Kabul (AsiaNews/Agencies) - More than 200 male students protested in Kabul yesterday against women's rights, calling for the repeal of a presidential decree on the 'Elimination of Violence Against Women', which they say is un-Islamic.
The decree bans child and forced marriage, makes domestic violence a crime and says that rape victims cannot be prosecuted for adultery. It also outlaws "ba'ad," a traditional practice of exchanging women or girls to settle disputes or debts.
The protest came days after conservative lawmakers blocked an attempt to turn the decree into law.
Mawladad Jalali, the mullah of the university mosque, was one of the protest's organisers. Yesterday, he called for parliament to repeal the decree. Demonstrators slammed the decree "imposed by foreigners" for violating Sharia.
Afghan President Hamid Karzai issued the decree on women's rights three years ago as part of a series of commitments to international donors, but a lawmaker wanted to pass it in parliament to prevent any future president from reversing it.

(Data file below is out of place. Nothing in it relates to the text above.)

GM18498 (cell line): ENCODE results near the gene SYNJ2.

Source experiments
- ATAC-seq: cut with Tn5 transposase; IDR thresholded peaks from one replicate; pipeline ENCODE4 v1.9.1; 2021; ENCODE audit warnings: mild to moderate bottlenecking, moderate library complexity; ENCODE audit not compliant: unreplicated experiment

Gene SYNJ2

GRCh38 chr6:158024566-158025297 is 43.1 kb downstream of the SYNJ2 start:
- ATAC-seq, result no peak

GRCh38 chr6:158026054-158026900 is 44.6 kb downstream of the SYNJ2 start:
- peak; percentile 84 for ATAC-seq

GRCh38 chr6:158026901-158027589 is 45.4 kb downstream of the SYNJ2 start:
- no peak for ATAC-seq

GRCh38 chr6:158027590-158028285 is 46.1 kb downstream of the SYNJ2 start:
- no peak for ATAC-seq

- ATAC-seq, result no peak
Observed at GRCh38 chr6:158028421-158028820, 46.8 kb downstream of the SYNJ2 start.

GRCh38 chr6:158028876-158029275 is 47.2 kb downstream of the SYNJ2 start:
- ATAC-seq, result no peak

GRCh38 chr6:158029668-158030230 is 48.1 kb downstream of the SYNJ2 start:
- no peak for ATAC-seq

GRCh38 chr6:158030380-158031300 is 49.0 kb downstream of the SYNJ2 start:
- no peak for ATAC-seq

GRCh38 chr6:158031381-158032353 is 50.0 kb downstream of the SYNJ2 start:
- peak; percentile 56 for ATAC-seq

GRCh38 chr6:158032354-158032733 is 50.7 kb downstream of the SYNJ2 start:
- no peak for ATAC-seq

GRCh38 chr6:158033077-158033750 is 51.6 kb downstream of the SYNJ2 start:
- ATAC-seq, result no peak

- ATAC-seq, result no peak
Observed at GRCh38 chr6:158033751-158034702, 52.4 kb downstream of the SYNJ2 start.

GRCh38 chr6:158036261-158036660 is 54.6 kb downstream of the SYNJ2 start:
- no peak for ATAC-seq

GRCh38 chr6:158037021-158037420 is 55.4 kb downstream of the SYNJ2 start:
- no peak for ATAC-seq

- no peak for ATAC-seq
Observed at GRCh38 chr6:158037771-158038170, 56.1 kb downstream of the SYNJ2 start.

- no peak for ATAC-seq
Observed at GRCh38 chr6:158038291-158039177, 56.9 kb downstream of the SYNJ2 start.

The parliamentary speaker ended the debate Saturday after fierce opposition from conservative lawmakers who said several provisions-including the ban on child marriage and jail time for domestic abuse-violated Islamic law.
The decree remains in force, but the debate appears to have roused opposition to it.
In another worrisome sign for activists, the international group Human Rights Watch said Tuesday that the number of women and girls jailed for alleged loose morals is the highest since the ouster of the Taliban, even though most of those detained are victims of abuse and have committed no crime under Afghan civil law.